Here's wishing all a (late) Happy New Year.
I'm currently wrapping up a multi-book review of some recent introductory books to ideas about happiness and the good life for Teaching Philosophy. I have joked that, paradoxically, this project has not been conducive to my own happiness. (But perhaps it's made my life better?)
Just as the fall semester was ending, I received a very positive report on my manuscript On Patience from the publisher's anonymous reader. I will be making a few changes, and if all goes well, the book may be published later this year! Stay tuned.
January 3 was my second banjo anniversary. I made a video of the tune "Last Chance" to commemorate the occasion and to document my progress, posted below. The general consensus is that I'm making good progress.
It's been an interesting, if obsessive, journey. (I spend a good amount of time practicing. But that's the only way to learn and improve.) I've learned a lot
about the history of old-time and Appalachian music, all of which was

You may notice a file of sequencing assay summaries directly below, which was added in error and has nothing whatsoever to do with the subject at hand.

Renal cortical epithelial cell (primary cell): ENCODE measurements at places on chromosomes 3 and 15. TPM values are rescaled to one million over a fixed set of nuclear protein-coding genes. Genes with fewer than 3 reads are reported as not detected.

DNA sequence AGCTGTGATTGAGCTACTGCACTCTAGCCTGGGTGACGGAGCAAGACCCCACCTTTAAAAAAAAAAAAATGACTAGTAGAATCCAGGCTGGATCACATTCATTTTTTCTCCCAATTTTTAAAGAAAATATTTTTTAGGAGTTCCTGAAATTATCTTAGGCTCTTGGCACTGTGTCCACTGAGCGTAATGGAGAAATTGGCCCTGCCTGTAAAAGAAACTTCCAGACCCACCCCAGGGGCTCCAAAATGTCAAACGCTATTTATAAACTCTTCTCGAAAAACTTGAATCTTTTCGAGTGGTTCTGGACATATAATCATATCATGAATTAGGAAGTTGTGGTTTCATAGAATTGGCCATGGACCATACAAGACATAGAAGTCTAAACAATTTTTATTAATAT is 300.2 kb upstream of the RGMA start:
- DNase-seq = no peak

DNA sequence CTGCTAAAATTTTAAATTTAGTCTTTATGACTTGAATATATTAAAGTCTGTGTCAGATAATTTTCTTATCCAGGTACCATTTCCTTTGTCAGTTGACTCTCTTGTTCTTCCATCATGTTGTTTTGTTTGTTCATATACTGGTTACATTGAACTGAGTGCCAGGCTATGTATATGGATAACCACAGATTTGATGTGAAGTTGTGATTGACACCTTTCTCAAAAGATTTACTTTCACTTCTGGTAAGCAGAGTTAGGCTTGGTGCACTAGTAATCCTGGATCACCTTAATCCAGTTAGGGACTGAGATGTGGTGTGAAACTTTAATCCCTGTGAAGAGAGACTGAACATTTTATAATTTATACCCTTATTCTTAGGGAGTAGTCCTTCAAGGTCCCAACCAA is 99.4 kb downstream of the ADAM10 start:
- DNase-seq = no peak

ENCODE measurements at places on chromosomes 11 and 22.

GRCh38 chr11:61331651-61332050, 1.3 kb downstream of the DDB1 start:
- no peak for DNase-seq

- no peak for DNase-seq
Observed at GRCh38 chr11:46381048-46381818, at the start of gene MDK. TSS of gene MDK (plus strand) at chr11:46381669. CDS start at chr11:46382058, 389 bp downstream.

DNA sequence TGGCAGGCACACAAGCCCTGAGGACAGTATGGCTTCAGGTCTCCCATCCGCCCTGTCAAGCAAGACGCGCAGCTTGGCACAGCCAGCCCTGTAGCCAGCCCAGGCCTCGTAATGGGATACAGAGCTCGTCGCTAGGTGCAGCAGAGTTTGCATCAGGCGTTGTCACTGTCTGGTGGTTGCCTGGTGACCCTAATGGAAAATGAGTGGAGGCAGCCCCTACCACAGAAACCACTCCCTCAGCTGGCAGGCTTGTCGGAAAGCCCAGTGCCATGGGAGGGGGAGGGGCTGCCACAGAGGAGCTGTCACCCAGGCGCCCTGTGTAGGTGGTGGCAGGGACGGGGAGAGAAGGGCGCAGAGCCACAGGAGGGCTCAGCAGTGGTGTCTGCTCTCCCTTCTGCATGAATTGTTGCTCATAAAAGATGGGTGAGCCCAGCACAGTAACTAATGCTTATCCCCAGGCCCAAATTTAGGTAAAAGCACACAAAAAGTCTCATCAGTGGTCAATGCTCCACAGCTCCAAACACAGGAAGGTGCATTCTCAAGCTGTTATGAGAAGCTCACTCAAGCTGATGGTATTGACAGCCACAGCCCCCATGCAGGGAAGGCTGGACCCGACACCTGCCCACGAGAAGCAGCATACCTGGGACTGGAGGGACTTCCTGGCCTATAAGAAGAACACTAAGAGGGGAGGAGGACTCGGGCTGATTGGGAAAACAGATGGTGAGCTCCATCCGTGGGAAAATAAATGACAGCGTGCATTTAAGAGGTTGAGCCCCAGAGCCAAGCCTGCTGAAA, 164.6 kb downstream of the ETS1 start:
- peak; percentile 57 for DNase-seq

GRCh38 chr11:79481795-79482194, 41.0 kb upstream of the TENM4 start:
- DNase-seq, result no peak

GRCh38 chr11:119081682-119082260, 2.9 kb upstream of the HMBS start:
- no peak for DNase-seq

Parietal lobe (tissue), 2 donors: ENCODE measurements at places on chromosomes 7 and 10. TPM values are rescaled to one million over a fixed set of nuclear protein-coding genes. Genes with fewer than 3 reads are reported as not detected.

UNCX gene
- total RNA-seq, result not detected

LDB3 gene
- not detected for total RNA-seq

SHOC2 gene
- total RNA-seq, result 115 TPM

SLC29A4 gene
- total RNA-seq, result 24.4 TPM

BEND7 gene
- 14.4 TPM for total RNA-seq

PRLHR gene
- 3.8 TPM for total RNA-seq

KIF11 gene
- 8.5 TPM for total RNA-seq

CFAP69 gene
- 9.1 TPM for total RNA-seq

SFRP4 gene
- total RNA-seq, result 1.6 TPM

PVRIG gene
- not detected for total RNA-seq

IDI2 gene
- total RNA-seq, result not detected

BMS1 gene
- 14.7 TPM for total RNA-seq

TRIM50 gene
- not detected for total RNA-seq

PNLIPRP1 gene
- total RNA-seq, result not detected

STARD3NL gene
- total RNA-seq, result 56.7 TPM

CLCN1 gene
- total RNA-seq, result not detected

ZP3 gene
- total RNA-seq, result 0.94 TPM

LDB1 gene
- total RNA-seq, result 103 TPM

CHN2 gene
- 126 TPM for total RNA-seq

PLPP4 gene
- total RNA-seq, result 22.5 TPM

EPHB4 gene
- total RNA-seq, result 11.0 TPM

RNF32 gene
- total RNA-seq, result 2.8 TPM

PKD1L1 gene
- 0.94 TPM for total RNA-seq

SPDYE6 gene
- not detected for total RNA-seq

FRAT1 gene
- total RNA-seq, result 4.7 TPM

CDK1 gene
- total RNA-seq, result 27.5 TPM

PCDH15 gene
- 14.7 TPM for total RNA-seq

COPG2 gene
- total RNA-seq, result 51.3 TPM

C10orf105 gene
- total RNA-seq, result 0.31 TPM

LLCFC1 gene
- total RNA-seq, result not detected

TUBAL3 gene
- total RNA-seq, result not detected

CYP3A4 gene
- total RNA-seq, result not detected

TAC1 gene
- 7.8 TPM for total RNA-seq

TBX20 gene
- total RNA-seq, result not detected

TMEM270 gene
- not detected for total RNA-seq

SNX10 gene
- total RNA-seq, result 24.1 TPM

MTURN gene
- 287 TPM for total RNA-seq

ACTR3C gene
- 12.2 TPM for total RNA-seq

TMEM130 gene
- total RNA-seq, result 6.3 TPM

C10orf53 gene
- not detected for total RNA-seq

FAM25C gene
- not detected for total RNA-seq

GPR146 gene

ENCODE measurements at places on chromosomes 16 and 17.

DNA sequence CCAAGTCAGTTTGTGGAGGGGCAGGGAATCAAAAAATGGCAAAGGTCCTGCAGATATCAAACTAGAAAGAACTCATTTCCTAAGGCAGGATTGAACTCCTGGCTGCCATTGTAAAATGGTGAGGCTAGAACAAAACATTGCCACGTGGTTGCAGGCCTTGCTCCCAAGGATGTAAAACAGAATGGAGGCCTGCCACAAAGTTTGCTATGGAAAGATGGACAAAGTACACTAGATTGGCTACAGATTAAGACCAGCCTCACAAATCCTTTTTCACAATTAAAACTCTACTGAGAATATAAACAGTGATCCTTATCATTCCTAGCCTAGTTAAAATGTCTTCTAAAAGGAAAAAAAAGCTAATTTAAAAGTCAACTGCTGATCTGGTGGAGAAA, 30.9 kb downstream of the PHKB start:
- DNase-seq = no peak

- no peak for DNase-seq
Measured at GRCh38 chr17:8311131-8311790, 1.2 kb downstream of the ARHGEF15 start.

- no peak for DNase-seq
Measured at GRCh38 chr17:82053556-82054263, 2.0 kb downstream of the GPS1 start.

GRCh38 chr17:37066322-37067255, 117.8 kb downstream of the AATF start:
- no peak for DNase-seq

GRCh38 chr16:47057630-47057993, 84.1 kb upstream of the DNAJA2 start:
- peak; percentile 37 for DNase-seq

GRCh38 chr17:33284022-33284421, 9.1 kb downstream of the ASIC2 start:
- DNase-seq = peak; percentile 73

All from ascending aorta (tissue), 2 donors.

pretty much new to me when I started learning to play. However, there's
something about all of it that speaks to me--among other things, the DIY
spirit of the music and the diversity of banjo styles (if all you know
is Dueling Banjos, then you're missing out on the expressive range and
stylistic possibilities in this peculiar drum-on-a-stick). The are also
several things about folk traditions in general that contrast quite
interestingly, from a philosophical point of view, with "high art" music
such as the classical tradition. So it's been interesting to read my
musical learning onto the reading I've been doing in the philosophy of
music (where some but not all authors seem to forget about, or dismiss,